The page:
I had never considered extracting from roots… never heard if it before . Roots, of course, should be fine… if herbs & teas & coffees are. I was warned about the oils emanating from dead tree, not roots. Are roots wood? praps not…not quite …hmm, I wonder what cedar root smells like??.
Apologies @LordVapor… it seems I I might not’ve read you right earlier - its late over here.
I am just going to order that distiller and go out into the woods and dig me up some Sassafras root. That is if I can remember what the small Sassafras trees look like. If they had leaves on them that would be easy. But just going by the bark and shape of the tree may be a bit tough.
I didn’t know it was legal to make moonshine or spirits, I know it is legal to make (or brew) beer to a limited quantity (I think 50 gallons a year but I may be mistaken, it may be 500 gallons) for personal use. I only say this because I wanted to look at the “worm” that was mentioned a couple of times.
It looks very similar to what homebrewers (when I use to brew my beer) could buy at a wine and beer supply store for cooling down your wort (raw beer prior to pitching in yeast) to a proper temperature.
Good read at eat the weeds .com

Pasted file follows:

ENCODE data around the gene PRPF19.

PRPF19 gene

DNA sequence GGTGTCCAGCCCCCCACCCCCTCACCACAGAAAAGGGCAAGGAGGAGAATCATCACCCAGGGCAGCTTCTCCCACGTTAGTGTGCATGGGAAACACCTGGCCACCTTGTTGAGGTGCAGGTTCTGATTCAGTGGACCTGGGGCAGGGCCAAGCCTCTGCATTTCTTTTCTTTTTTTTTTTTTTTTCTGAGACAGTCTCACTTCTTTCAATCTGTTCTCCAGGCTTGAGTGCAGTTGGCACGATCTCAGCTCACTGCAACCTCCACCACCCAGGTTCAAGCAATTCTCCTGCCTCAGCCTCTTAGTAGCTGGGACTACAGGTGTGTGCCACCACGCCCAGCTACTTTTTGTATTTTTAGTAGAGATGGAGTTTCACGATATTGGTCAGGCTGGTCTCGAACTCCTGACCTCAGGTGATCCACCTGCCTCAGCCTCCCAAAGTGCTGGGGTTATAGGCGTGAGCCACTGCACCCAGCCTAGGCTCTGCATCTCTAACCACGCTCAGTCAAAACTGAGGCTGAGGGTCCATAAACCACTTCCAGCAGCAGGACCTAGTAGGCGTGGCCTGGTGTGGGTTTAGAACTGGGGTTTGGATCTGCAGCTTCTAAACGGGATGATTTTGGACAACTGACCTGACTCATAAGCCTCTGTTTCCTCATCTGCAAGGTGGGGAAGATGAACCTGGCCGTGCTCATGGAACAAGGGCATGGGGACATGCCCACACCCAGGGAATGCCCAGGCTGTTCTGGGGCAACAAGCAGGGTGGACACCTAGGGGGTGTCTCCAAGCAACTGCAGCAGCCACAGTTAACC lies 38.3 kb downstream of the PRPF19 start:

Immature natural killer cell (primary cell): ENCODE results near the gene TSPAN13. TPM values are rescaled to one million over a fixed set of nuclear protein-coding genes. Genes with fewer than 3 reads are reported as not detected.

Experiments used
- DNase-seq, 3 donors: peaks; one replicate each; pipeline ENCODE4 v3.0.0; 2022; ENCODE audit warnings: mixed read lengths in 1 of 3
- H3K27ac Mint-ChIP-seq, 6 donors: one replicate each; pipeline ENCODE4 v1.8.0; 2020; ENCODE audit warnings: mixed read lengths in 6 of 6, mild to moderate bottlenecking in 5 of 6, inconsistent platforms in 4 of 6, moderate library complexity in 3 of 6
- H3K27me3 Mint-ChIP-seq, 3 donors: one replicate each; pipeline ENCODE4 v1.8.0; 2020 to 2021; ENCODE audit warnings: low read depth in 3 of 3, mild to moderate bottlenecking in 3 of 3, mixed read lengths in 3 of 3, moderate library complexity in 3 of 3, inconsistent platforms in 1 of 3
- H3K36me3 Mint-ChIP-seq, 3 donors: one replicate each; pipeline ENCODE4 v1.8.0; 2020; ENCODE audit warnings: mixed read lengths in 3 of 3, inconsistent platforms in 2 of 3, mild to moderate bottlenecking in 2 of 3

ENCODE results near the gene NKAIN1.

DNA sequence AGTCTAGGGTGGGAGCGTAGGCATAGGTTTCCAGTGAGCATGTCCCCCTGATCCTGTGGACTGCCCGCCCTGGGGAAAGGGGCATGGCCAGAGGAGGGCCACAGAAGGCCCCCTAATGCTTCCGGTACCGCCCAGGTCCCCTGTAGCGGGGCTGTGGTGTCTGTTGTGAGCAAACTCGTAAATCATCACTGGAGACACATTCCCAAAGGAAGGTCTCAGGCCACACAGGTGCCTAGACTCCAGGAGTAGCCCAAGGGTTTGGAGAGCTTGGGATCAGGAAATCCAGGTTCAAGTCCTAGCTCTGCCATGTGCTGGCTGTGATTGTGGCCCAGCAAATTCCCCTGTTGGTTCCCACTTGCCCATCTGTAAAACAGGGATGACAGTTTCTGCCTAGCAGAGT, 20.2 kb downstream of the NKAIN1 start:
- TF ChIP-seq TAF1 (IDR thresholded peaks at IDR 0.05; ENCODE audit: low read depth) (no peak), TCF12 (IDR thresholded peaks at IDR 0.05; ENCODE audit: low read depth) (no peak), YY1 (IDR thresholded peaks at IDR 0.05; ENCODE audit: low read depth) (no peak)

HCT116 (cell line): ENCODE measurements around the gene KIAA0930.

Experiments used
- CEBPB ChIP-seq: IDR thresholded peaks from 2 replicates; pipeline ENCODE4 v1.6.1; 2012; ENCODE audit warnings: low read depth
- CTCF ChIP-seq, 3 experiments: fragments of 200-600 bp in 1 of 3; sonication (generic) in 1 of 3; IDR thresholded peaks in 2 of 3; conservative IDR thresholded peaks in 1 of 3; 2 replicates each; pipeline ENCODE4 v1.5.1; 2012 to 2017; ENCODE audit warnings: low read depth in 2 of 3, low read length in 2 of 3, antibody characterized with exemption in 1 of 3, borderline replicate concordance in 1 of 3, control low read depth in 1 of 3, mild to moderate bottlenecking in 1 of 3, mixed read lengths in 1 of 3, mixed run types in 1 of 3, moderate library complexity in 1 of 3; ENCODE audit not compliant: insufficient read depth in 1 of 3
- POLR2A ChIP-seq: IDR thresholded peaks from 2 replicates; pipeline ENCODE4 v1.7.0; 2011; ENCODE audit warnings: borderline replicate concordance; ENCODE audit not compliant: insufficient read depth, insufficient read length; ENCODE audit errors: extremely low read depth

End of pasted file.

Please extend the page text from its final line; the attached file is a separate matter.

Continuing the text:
My wife loves the tea made using the root but you can also use the leaves. We have a friend that is big into foraging and knows everything about the local vegetation. He told us to only harvest the root in late fall. One small root will last a long time if refrigerated between boiling’s.
The harvesting season is from Oct to Feb around here. The sap moves down into the roots to prevent the trees from freezing and exploding like a bottle of pop in the fridge. Once it starts to warm back up the sap moves back up into the tree. It is during this down time that you want to harvest.
I missed that link you posted. That is a good article. And that is exactly how I feel about it. I grew up with way too many people using it to make all sorts of edible delicacies who lived far longer than I ever will. Thanks for sharing that link @wvsanta.
Benny, yeah. If something is good for you… it must cause cancer. Stay away from Carrots! Scientific studies are so skewed it’s funny. If you ate 25 apples per day and nothing else you would probably die of something weird.
I did not read much of the thread, but I want to ask/add… Did you consider the freezing/melting type method that is used for Medicine Flower extracts? You know how when something thaws out, like a snow cone, you are left with snow with no flavor and all the flavor drips out. Here’s what the process is called…
I quote MF…
“Our flavors are obtained through a proprietary technology conducted at temperatures below 118 degrees F. This process comprises a multi-stage extraction encompassing initial desiccation, lyophilization, CO2 and HFC extraction.”